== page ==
This last Sunday, I preached the first of two sermons on Paul’s letters to the Thessalonians. Here was the sentence I began unpacking, which is my summary of both letters:
The power of the good news creates communities,
of holy people,
who flourish in the midst of loving relationships,
as they prayerfully, eagerly, and expectantly await the coming of their Master
and Messiah — Jesus.
We covered the first three lines of that sentence in the sermon yesterday, and it was 1 Thessalonians 1:1-4:12 that provided the material for our study.
This coming Sunday, we will explore what it looks like to “prayerfully, eagerly, and expectantly await the coming of our Master and Messiah—Jesus.” And to get the most from the sermon time, you should read 1 Thessalonians 4:13 to 2 Thessalonians 3:18. As we are now adding 2 Thessalonians to our study, it will help you to check out the resources that the Bible Project has produced on that little letter.
As I sit here on a Monday morning, pondering how best for us to prepare for another Sunday, it strikes me that sometimes all the days in-between our Sundays sometimes conspire to deplete us, distract us, and disquiet our hearts to the extent that we don’t even want to show up for the gathering, or, if we do, we don’t come in expecting the service will likely do anything to turn it around for us.
I was reading something from a friend about this, and he addresses the reality of our workaday world head-on:
Our Father is glad when the family gathers. He is eager to work, ready to pour out his favor and give fresh fillings of his Spirit, when his people assemble to worship his Son.
No matter what kind of week you’ve had — no matter how depleted your tank, how distracted your mind, or how disquieted your heart — God may be pleased to turn it all around on any given Sunday.
Corporate worship may be the single most important means of God’s grace in the Christian life because it brings together all three essential principles of his ongoing kindness: hearing his voice (in his word), having his ear (in prayer), and belonging to his body (in the fellowship of the church).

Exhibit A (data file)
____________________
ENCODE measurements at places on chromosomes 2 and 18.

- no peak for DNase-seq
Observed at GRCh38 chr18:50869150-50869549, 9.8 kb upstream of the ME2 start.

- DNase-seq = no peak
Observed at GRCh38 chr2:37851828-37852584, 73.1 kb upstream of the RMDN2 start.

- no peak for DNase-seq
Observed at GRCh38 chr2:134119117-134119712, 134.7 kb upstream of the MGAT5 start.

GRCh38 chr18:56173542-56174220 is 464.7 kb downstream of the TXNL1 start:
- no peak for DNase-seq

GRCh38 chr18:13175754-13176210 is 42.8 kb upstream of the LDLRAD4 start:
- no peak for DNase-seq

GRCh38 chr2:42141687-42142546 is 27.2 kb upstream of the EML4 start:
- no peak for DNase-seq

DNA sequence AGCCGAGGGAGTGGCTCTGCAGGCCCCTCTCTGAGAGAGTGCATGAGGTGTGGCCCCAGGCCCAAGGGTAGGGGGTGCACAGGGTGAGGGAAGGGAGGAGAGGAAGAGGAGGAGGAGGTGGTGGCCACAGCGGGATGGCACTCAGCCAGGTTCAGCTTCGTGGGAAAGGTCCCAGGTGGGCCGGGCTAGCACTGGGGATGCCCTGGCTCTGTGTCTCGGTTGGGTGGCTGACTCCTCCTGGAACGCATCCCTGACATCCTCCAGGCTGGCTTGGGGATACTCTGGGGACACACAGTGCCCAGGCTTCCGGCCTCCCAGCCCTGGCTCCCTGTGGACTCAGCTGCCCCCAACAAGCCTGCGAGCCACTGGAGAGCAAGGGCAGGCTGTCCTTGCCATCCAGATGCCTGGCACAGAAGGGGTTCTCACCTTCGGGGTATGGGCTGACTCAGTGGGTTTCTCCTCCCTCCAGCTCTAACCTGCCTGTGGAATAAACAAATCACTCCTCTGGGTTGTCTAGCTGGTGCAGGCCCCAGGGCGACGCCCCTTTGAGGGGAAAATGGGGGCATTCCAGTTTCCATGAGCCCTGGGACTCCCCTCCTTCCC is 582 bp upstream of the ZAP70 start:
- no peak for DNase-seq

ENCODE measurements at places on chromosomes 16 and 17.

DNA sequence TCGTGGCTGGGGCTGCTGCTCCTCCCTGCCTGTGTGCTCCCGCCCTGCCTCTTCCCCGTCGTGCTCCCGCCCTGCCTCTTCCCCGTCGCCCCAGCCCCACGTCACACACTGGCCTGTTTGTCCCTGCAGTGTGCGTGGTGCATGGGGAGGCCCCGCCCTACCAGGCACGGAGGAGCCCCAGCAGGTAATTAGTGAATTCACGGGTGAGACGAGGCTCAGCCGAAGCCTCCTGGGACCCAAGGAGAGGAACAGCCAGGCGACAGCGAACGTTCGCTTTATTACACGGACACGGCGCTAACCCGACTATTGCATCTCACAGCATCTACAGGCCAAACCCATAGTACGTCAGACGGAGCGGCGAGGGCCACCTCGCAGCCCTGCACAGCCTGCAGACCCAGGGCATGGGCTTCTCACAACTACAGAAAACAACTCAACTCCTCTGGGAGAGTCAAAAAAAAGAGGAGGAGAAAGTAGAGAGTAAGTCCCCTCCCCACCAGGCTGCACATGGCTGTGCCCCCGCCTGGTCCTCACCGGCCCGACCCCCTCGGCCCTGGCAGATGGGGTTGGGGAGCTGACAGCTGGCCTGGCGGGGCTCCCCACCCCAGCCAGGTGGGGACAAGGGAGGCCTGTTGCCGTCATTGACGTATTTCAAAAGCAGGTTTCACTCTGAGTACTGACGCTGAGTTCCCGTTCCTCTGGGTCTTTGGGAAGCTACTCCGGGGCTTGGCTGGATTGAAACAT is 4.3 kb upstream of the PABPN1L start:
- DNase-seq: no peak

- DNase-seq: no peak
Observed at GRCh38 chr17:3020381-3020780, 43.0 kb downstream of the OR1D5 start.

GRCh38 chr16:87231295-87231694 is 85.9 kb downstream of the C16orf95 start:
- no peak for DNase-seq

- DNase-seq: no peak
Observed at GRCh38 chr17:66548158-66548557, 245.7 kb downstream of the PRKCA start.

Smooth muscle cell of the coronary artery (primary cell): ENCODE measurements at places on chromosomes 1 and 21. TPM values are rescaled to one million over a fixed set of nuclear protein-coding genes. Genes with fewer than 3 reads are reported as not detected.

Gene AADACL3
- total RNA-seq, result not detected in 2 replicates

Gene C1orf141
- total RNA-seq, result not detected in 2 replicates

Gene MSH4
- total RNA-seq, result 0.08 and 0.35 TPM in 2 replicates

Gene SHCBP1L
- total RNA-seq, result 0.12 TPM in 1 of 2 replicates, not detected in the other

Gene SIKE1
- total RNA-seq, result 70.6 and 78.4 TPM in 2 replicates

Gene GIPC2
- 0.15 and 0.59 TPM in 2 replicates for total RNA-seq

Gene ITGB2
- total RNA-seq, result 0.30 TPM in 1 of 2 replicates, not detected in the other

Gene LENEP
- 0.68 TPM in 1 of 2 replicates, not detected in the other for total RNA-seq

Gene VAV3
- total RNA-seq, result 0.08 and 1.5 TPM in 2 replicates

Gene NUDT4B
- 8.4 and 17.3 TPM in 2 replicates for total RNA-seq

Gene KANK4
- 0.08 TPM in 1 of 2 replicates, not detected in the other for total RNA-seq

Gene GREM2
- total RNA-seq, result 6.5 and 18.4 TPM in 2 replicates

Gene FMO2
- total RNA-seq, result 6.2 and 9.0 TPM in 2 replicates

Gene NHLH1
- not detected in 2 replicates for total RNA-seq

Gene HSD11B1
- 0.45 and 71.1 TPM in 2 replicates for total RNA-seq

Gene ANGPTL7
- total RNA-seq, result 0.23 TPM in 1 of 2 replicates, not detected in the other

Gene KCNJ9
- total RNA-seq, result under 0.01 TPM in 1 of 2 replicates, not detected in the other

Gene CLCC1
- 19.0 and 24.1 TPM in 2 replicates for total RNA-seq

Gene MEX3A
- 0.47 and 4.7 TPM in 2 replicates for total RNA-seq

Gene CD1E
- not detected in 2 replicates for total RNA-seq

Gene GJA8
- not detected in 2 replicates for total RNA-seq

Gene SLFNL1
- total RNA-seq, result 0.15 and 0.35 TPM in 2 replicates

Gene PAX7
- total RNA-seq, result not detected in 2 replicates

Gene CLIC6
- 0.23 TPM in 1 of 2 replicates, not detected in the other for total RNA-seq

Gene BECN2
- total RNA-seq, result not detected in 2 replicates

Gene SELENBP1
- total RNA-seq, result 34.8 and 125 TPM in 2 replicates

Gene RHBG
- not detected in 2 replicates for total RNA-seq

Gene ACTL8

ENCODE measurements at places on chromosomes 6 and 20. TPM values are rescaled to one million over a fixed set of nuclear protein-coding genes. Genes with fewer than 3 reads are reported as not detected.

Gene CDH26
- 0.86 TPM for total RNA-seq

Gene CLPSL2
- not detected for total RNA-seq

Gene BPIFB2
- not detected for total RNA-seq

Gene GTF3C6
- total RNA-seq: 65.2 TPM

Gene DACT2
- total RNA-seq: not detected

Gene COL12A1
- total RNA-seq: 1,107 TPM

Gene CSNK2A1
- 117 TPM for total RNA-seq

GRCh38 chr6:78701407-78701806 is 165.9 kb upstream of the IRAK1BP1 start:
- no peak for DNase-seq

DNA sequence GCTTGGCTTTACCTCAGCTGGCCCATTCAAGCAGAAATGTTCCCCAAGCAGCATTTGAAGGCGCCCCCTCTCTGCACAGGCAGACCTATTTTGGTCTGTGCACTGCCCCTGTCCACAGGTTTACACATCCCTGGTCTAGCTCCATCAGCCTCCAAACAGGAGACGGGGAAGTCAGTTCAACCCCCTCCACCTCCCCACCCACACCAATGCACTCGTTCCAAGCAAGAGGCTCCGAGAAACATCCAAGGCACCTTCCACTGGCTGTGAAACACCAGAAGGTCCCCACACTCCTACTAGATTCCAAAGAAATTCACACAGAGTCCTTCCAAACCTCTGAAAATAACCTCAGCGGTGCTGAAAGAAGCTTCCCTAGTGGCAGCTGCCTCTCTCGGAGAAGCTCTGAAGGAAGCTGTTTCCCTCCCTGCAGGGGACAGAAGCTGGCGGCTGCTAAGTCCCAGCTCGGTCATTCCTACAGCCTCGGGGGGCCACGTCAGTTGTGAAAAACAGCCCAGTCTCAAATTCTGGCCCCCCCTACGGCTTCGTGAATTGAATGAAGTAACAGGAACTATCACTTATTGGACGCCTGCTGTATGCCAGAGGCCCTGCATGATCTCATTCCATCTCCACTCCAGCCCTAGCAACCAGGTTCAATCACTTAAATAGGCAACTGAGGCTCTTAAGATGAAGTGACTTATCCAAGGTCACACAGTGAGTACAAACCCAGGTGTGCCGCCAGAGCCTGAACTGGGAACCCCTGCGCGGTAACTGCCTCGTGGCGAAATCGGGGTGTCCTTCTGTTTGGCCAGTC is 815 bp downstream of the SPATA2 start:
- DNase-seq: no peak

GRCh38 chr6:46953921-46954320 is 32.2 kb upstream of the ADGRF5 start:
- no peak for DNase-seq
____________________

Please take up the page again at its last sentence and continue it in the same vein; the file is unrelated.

When God’s people gather to worship Jesus together — with the Scriptures open and songs of praise, confession, and thanksgiving in our mouths — the Holy Spirit hovers over our assembly, standing ready to rejuvenate dull hearts and restore languishing souls.
The great invitation of Isaiah 55, crafted some seven centuries before Christ, is a fitting call to the banquet of corporate worship in the new covenant:
Come, everyone who thirsts,
come to the waters;
and he who has no money,
come, buy and eat!
Come, buy wine and milk
without money and without price.
Why do you spend your money for that which is not bread,
and your labor for that which does not satisfy?
Listen diligently to me, and eat what is good,
and delight yourselves in rich food.
Incline your ear, and come to me;
hear, that your soul may live. (Isaiah 55:1–3)
He goes on in his article to expound on how God does this, and how we can ready ourselves for his work in our lives at the Sunday morning gathering. Namely, we should Come Thirsty, we should Come Empty-Handed, we should Come Ready, and we should Come As We Are. I highly recommend reading the whole article sometime before this coming Sunday.
I’m looking forward to being with y’all this Sunday, as our Father performs his rejuvenating and restoring work in us, in the name of his Son, coming to us by the power of his Holy Spirit.
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